In January 2013 the RSPCA Landcare Group presented preliminary findings in Gecko on their Holly experiment. Now 3 years after treatment (nearer 2.5 – 4 years), the results are slightly different.
A major conclusion is that you cannot be sure of the effectiveness of your treatments on Holly for at least two to four years later. So the follow up work is more time-effective if left for at least 2 years after the initial treatment.
Most bush regenerators consider Holly to be one of those weeds where the results of treatment are often inconsistent. Some of the reasons for this is believed to be: the time of year, the technique used and/or plant size. The RSPCA Landcare group started to test these theories in late 2010 by setting up 5 plots to be treated over a 15 month period –treating the holly in the four seasons. In total 275 plants were treated covering a range of plant sizes.
In July 2014 some plants were totally covered by fallen trees after the huge windstorm of July 2011. Other plants and their markers could not be found probably because both plant and marker had rotted away. So 161 plants were found and assessed. The trial found that a 100% kill rate could be achieved at any time of year as long as the chosen technique was done correctly.
The overall effectiveness of the trial was 92.5% – only 12 plants had any sign of life out of 161. The herbicide used throughout was undiluted Glyphosate. The 3 techniques used were – cut and paint, scrape and paint, and drill/fill. Approximately 50 plants were treated with each technique, covering all seasons. The results are too small to be conclusive however the indicators are that:
For plants under 10 mm diameter at the base – both cut & paint or scrape & paint works
Between 10 mm and 40 mm – the scrape & paint technique works best
For plants over 40 mm – drilling works the best
DISCUSSION OF RESULTS
Cut and paint (C&P)
Of the 53 plants treated by C&P, there was a 13% failure rate (7 Plants). One failure was due to poor technique (the cut was too high – 80 mm above ground level) resulting in 4 shoots sprouting below the cut.
Most of the failures were plants between 10 and 40 mm diameter at the base.
The highest failure rate occurred using the cut & paint technique, even using the larger sample size of plants monitored previously (Sept 2012). However it is worth noting that there was a 10 out of 10 success rate for C&P plants 40-54 mm.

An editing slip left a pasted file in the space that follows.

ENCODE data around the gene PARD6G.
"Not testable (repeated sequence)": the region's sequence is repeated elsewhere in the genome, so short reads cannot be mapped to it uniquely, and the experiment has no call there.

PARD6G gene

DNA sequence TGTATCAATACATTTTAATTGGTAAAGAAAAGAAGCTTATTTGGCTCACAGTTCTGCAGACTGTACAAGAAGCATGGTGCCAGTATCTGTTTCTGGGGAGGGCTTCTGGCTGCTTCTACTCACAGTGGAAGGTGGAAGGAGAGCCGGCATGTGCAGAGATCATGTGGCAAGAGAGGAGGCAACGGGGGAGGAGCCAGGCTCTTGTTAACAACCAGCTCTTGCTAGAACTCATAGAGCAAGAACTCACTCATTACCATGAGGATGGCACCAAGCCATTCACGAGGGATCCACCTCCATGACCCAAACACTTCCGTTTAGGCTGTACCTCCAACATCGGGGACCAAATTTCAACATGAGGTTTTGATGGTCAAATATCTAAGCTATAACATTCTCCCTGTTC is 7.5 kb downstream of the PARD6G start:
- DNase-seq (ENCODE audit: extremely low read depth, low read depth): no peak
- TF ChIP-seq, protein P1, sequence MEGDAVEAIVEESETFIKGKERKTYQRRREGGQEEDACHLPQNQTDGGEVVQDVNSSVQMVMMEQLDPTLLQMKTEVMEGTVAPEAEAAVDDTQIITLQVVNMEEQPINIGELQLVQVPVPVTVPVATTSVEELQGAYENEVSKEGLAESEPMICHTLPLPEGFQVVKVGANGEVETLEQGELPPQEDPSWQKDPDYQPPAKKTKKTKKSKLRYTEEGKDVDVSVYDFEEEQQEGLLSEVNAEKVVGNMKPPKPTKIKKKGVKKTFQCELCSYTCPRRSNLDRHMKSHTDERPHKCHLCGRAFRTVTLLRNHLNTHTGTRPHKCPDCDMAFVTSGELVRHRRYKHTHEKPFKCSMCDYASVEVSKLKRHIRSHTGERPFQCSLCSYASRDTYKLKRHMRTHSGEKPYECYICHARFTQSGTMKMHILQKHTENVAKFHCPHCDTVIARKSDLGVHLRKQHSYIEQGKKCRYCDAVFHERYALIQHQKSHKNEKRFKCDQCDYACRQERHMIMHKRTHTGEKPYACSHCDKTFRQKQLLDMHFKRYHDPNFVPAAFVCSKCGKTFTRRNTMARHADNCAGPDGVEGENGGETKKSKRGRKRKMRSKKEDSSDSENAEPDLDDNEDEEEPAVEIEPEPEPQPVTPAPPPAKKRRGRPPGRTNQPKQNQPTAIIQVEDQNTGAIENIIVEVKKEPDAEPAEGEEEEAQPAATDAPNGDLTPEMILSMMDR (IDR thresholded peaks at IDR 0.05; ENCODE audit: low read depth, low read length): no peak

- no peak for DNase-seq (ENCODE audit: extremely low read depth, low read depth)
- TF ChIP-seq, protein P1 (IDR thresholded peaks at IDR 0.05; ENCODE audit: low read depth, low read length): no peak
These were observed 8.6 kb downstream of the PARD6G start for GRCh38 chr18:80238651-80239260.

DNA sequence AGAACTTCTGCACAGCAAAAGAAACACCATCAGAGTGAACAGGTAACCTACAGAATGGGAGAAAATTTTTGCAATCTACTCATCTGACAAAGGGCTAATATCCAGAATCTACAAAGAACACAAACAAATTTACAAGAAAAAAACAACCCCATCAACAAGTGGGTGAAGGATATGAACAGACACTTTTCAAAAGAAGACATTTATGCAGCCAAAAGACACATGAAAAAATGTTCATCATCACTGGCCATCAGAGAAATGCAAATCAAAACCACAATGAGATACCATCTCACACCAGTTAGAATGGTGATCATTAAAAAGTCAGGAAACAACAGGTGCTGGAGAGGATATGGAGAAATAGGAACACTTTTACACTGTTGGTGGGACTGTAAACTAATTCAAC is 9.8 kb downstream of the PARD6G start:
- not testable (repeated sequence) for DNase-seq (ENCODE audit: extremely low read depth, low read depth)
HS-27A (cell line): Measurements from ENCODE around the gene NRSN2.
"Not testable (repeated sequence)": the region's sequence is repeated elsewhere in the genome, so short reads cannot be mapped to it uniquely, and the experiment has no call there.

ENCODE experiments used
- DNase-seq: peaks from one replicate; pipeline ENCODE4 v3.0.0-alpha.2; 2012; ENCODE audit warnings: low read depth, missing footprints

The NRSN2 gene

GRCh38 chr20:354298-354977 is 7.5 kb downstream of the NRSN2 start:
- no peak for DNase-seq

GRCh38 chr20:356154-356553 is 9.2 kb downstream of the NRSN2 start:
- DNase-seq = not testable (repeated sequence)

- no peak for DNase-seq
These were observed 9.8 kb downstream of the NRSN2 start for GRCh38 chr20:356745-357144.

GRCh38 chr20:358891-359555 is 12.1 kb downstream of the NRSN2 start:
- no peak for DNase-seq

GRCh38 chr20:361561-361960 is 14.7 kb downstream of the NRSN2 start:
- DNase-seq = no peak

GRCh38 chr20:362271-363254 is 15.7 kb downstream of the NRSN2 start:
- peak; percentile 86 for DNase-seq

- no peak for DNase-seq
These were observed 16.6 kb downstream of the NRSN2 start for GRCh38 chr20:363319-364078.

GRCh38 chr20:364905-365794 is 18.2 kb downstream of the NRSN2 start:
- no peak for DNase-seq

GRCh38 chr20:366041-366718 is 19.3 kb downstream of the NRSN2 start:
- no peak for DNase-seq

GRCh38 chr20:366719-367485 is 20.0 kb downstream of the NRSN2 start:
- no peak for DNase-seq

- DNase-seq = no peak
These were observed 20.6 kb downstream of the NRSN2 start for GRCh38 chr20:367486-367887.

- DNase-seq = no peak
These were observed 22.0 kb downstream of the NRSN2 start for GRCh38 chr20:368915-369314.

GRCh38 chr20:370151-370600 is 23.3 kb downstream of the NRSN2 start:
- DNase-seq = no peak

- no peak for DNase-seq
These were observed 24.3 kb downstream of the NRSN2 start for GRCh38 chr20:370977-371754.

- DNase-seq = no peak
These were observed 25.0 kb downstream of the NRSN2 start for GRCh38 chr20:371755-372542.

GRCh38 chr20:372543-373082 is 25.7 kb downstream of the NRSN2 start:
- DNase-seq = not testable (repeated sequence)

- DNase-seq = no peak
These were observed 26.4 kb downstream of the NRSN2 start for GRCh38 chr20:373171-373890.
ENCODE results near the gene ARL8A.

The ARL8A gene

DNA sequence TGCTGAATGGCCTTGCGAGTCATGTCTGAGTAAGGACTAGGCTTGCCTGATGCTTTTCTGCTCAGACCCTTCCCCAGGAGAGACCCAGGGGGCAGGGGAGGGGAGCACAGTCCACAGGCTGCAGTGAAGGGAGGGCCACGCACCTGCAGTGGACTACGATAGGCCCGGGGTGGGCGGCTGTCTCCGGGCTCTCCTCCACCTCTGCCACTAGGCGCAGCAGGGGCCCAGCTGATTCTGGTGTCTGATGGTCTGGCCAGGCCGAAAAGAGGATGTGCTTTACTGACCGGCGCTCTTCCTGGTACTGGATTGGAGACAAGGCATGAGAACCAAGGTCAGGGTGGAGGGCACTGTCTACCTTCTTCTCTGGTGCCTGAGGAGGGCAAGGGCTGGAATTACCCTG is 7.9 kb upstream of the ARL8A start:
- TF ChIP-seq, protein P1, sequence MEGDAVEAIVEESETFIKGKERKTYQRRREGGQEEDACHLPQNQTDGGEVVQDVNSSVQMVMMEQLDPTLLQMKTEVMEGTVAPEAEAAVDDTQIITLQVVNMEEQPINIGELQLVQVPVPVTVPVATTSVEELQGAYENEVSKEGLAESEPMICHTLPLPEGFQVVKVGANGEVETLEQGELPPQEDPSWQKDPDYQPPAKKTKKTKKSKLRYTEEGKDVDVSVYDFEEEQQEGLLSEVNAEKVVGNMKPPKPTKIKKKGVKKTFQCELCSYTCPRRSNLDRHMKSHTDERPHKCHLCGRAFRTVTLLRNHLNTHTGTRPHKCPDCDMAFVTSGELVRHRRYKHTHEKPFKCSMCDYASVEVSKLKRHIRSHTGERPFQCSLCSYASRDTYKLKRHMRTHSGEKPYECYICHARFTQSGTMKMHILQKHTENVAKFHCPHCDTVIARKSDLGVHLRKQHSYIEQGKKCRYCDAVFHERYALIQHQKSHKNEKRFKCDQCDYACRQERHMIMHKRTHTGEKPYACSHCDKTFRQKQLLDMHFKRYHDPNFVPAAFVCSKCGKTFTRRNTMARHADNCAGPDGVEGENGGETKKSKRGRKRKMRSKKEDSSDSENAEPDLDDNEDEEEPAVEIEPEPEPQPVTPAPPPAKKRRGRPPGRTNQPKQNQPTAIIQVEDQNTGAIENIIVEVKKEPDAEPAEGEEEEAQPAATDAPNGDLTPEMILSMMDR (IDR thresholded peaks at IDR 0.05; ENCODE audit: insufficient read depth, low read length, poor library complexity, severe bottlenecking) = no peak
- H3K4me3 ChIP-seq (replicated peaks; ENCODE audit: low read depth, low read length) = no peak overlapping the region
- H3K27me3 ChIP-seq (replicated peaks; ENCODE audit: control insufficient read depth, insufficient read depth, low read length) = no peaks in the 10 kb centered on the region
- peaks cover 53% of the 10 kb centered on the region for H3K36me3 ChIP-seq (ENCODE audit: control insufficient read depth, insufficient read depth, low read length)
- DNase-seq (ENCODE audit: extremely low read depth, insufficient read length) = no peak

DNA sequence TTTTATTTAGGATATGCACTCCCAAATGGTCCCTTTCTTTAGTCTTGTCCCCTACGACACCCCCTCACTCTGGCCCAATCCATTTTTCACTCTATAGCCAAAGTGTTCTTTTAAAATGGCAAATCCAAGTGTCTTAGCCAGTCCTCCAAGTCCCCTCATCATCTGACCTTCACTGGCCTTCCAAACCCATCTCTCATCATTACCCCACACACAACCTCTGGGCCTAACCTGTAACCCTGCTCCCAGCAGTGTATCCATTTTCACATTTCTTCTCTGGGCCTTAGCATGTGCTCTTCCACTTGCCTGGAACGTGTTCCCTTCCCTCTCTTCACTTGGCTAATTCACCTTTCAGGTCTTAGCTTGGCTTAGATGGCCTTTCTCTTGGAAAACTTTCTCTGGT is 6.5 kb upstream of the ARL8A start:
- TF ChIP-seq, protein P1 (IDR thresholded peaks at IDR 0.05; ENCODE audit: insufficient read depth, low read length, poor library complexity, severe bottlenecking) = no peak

Scrape and paint (S&P)
Out of the 55 plants treated by S&P, 4 were not effectively killed (7% failure or 5% compared with larger monitoring sample).
3 of the unsuccessful treatments were on multi-stemmed plants where not all stems had been scraped; the other was where the plant was larger than 40mm diameter.
Drill & inject
Of the 53 plants treated by drilling and injecting neat herbicide, only 1 was not effective (1.9% failures). This was a multiple stemmed plant with many suckers, which appeared to have not all been scrapped.
The technique used was to drill holes at about 40 mm spacing in a ring around the base. Only 5 plants treated by drilling had a base diameter less than 40 mm, so it is difficult to come to any conclusions as to the effectiveness of drilling smaller plants. However it is possible to use a smaller size drill bit.
The sample size is too small for the results to be conclusive on the best technique to use for each size plant in each season.
This pilot study does indicate that:
- Holly can be treated effectively in all seasons.
- Both the cut and paint and the scrape and paint techniques are effective for plants less than 10mm diameter.
- The Cut and Paint technique only works if cuts are no higher than ground level
- Scrape and Paint is the most effective technique for plants between 10 and 40mm diameter at ground level.
- Plants larger than 40mm are best drilled and injected.
- Plants with multiple stems or suckers can be treated effectively by a combination of drill& inject and scrape and paint techniques, as long as all stems/suckers are treated.
|Summary of Sample Size and Results|
|TECHNIQUE||Size of Holly Stem in mm|
|0-9 mm||10-24 mm||25-39 mm||40-54 mm||55-69 mm||> 70 mm||July 2014 total||total @Sept 2012|
|CUT & PAINT sample||7||18||13||10||3||2||53||91|
|SCRAPE & PAINT sample||14||25||8||6||1||1||55||75|
By Lyndal Sullivan